Just like humans, swans pair monogamously for a few years, then panic and break things off (only to be filled with immense regret). "Researchers also noted that only humans and swans enter a painful spiral of regret over their lost relationship and then compulsively mate with several partners in a futile effort to recapture what they once had."
If you think that's interesting, how about this research (from a slightly different -- and usually less entertaining -- type of publication) about fairy wrens?
"Fairy-wrens are notorious for their infidelity: despite living in seemingly harmonious monogamous pairs, females produce mostly illegitimate young, and males spend more time courting other females than their own partner. Among these promiscuous birds, researchers from the Max Planck Institute of Ornithology in Germany and the University of Freiburg, Germany have now found a uniquely faithful species, the purple-crowned fairy-wren. What's more, males of this species have lost all striking adaptations for extra-pair mating that characterise the other fairy-wrens, including presentation of flower petals during courtship displays."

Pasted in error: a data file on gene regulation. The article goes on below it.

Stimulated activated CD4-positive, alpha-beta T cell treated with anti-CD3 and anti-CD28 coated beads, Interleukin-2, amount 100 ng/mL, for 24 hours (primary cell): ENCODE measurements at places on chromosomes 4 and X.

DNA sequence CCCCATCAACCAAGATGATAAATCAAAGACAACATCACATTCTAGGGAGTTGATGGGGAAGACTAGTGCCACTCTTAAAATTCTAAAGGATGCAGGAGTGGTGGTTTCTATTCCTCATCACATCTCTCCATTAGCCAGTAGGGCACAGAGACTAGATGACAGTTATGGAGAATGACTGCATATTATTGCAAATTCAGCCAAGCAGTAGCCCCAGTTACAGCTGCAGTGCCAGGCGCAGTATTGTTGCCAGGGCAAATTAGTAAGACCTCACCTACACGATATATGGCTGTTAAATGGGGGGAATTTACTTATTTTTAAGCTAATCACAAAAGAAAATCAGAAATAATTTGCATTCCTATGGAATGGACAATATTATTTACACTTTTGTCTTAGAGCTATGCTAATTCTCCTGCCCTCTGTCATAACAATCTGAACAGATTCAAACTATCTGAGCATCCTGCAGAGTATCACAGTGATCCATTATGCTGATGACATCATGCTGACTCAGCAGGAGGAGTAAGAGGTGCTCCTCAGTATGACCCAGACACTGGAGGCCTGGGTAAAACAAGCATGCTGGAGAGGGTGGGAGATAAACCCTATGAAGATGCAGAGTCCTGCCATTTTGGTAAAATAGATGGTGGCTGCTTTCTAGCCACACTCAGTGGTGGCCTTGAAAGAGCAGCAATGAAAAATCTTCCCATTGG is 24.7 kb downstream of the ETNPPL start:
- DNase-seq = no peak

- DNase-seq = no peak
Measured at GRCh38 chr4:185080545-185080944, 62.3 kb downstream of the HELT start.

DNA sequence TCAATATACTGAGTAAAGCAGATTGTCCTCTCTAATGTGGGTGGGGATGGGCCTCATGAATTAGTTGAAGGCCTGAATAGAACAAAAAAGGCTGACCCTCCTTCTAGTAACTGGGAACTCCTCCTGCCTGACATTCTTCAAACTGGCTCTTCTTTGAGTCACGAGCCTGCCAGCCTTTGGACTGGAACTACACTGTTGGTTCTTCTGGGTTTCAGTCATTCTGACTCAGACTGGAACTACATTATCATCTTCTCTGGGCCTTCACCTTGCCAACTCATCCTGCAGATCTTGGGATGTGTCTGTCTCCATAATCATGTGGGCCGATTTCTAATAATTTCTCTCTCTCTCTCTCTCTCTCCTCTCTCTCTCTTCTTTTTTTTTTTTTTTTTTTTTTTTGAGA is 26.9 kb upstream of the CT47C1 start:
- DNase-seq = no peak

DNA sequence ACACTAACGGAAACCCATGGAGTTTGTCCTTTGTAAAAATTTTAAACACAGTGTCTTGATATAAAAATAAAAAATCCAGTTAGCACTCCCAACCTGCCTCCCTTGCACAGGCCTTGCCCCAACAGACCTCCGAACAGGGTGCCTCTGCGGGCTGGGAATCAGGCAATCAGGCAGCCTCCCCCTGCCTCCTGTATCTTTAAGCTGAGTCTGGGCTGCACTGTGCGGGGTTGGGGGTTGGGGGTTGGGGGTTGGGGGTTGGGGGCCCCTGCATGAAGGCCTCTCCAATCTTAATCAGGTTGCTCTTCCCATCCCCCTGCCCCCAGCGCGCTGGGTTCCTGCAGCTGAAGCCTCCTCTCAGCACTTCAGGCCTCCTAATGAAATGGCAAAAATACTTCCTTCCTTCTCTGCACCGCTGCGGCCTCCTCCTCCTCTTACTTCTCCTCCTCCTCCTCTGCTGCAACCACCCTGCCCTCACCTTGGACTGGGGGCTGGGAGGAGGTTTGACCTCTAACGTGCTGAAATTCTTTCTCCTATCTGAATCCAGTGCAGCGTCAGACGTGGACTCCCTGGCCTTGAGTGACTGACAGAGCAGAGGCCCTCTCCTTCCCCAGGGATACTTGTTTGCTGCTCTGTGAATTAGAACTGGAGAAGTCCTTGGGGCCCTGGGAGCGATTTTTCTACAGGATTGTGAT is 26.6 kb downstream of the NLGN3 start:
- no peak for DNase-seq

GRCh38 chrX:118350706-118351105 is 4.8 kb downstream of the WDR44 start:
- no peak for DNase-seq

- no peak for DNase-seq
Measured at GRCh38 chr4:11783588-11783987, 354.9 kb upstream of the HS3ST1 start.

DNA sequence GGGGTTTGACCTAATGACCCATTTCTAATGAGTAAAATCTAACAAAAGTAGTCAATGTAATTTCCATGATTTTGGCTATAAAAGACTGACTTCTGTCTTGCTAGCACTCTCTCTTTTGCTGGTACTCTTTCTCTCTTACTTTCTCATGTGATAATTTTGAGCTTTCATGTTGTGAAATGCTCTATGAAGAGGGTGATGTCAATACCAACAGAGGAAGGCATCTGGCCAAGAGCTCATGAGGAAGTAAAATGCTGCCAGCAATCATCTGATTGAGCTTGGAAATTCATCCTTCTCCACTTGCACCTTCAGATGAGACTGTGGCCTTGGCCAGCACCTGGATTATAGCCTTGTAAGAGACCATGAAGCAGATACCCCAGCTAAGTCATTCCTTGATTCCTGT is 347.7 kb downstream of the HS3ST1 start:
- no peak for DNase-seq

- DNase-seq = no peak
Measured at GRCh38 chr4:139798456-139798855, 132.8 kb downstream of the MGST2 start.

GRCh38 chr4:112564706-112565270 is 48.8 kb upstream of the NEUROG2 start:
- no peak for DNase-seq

In other words, the truly monogamous males are the only ones who don't bring flowers.
Many thanks to Shea Houlihan for sharing this insightful article!!
Revealing how closely the waterfowl’s social behavior resembles that of humans, a study released Thursday by the University of Georgia has found that swans are the only other members of the animal kingdom that mate for a few years, get scared, decide to end things, and are later filled with immense regret. “Although most animals either procreate freely or select a single partner with which to mate for life, we observed that swans, like humans, get freaked out about their relationship after an extended period of time together, abruptly call things off, and then come to realize they made a huge mistake,” avian biologist Michael Brooks told reporters.